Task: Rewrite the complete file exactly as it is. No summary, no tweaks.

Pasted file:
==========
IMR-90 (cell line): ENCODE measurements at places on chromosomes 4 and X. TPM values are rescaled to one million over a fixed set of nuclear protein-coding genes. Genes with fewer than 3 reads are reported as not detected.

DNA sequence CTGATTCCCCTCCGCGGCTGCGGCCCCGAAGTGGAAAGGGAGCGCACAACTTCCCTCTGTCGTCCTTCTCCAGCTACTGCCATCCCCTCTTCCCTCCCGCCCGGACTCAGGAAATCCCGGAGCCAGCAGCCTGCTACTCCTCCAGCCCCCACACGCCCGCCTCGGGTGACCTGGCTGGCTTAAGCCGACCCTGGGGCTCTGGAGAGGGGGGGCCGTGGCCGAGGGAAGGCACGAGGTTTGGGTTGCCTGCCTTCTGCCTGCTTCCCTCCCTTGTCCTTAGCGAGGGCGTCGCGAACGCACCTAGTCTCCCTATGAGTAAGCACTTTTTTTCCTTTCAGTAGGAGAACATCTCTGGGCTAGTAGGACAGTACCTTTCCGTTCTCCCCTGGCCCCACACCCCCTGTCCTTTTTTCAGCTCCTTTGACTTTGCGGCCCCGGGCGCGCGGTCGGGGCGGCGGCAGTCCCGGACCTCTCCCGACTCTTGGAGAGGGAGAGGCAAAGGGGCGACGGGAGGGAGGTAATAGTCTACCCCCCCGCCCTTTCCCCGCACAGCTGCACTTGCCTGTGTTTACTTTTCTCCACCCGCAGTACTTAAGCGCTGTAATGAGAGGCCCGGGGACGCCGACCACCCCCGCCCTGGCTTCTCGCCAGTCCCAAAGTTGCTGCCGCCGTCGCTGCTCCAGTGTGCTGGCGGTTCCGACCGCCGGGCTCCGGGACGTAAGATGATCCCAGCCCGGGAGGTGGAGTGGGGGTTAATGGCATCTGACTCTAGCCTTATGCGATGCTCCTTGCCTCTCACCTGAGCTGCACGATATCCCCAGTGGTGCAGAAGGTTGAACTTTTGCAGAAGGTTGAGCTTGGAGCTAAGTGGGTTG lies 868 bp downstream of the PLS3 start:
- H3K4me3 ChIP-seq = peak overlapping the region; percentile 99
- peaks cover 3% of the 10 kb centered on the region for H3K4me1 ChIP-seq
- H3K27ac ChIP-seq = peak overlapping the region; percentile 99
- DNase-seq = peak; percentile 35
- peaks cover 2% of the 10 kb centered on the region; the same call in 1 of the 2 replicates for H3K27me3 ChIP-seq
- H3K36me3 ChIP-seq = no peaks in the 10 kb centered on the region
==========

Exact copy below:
IMR-90 (cell line): ENCODE measurements at places on chromosomes 4 and X. TPM values are rescaled to one million over a fixed set of nuclear protein-coding genes. Genes with fewer than 3 reads are reported as not detected.

DNA sequence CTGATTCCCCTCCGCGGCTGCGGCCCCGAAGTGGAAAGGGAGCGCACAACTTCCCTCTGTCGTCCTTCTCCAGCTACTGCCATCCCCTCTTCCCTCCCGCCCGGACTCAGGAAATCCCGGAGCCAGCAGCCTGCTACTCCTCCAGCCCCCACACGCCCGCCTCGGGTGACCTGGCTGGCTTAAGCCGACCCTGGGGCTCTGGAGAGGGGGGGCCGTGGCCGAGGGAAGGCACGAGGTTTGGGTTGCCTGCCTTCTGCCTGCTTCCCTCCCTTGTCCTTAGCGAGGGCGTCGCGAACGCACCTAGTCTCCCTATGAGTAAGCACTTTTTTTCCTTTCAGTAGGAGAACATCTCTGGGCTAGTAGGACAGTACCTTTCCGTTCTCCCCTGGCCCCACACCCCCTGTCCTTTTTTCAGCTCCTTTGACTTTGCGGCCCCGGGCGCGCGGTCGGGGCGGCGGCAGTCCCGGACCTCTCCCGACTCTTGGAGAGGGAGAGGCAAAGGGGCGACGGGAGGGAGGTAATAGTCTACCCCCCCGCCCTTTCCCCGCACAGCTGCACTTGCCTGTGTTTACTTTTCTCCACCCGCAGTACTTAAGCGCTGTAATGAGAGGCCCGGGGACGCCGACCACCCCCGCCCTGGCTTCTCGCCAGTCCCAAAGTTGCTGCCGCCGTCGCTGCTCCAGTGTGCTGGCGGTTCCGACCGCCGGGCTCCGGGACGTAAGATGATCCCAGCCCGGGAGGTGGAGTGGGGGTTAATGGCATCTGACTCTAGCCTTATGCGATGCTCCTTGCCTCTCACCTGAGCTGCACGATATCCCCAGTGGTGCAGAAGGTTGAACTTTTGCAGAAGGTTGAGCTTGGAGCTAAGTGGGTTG lies 868 bp downstream of the PLS3 start:
- H3K4me3 ChIP-seq = peak overlapping the region; percentile 99
- peaks cover 3% of the 10 kb centered on the region for H3K4me1 ChIP-seq
- H3K27ac ChIP-seq = peak overlapping the region; percentile 99
- DNase-seq = peak; percentile 35
- peaks cover 2% of the 10 kb centered on the region; the same call in 1 of the 2 replicates for H3K27me3 ChIP-seq
- H3K36me3 ChIP-seq = no peaks in the 10 kb centered on the region